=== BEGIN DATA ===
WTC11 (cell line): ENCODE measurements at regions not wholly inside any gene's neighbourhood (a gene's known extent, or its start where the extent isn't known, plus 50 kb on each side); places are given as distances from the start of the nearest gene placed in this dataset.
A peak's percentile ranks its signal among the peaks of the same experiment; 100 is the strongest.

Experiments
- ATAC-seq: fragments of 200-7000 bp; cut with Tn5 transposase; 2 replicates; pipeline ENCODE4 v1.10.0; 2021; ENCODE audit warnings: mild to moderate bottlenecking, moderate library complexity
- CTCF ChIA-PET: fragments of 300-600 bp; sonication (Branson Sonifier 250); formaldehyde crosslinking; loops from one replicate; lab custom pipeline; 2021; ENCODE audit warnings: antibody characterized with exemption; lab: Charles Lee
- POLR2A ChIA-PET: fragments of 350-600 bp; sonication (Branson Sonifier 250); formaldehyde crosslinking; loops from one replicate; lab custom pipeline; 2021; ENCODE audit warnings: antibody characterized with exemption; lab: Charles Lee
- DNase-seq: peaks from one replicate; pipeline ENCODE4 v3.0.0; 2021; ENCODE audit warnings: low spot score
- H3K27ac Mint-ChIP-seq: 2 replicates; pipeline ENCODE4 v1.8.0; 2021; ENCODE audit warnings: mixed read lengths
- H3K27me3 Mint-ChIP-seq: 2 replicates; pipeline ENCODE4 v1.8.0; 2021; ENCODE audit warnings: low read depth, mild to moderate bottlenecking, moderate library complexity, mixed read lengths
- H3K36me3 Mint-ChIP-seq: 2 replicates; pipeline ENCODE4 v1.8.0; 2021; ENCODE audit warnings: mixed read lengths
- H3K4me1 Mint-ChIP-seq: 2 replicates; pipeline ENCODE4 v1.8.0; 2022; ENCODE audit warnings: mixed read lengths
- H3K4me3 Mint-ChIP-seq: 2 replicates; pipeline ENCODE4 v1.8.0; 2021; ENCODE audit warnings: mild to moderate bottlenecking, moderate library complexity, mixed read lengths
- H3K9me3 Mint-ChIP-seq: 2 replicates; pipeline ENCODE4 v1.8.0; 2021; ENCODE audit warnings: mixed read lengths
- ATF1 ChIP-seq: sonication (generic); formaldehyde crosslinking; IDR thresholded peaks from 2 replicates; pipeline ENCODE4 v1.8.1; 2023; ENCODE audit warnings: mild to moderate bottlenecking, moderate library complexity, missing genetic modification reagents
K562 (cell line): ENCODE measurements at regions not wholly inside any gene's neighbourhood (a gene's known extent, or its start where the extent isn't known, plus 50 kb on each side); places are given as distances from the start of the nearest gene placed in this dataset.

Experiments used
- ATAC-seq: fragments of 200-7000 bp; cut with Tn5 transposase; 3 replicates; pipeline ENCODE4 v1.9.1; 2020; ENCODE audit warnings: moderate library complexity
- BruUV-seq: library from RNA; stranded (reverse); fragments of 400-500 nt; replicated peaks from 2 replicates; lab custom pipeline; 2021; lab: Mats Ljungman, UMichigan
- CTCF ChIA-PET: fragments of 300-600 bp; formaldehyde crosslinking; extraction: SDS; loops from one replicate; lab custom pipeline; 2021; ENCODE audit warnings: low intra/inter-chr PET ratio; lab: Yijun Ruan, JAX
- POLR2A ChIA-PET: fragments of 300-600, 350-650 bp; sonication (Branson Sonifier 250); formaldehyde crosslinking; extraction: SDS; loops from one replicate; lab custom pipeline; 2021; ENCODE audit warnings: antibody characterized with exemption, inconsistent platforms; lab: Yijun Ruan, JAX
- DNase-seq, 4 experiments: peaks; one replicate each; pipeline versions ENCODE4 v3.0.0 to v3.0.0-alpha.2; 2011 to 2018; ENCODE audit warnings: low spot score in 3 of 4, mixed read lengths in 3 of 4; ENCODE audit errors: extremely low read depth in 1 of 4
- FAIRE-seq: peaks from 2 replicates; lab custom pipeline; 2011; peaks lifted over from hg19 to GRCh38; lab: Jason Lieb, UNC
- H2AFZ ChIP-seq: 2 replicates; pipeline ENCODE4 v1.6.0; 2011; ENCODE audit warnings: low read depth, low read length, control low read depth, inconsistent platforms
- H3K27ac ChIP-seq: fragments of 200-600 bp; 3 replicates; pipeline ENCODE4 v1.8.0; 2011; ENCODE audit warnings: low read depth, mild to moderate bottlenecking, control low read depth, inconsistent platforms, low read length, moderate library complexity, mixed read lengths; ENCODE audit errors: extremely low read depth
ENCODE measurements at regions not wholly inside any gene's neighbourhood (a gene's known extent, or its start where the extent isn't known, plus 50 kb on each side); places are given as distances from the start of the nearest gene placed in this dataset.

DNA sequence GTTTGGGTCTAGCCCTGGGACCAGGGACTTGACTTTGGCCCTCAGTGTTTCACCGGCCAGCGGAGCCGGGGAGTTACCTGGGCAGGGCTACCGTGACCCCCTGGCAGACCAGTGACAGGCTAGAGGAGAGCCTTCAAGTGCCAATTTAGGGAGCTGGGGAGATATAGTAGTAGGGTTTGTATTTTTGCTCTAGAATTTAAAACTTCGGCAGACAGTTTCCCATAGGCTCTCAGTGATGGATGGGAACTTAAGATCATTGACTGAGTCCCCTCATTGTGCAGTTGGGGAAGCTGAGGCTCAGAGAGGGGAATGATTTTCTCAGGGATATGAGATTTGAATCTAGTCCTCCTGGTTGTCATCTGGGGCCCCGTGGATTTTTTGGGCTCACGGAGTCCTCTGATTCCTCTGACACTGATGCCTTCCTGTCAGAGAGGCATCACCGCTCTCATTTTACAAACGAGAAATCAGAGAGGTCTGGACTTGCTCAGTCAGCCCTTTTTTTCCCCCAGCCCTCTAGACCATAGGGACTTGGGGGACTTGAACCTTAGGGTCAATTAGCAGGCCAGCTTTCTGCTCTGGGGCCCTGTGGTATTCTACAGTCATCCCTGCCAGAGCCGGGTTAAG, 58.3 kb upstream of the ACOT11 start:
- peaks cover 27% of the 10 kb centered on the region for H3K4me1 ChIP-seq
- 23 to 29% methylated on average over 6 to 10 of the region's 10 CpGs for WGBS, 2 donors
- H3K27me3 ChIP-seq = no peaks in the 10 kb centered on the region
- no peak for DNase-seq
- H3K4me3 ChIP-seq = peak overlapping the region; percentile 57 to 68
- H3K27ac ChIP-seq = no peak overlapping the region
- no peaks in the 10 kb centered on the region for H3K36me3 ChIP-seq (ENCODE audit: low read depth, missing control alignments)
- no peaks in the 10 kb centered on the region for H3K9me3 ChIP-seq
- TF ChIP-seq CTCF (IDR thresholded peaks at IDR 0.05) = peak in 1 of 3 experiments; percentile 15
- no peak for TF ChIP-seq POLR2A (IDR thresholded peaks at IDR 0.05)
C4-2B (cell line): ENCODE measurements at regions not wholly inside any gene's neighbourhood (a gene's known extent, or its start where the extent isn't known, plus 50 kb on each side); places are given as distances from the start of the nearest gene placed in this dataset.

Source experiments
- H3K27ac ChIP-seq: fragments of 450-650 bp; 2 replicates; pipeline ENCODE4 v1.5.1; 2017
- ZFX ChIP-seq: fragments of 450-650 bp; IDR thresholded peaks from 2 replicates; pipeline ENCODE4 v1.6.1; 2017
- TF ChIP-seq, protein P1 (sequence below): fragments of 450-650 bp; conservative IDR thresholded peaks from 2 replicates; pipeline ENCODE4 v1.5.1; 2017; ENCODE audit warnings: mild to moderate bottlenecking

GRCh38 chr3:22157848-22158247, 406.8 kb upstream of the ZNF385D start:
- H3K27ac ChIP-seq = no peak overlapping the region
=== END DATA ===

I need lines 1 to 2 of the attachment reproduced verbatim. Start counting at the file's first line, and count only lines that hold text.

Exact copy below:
WTC11 (cell line): ENCODE measurements at regions not wholly inside any gene's neighbourhood (a gene's known extent, or its start where the extent isn't known, plus 50 kb on each side); places are given as distances from the start of the nearest gene placed in this dataset.
A peak's percentile ranks its signal among the peaks of the same experiment; 100 is the strongest.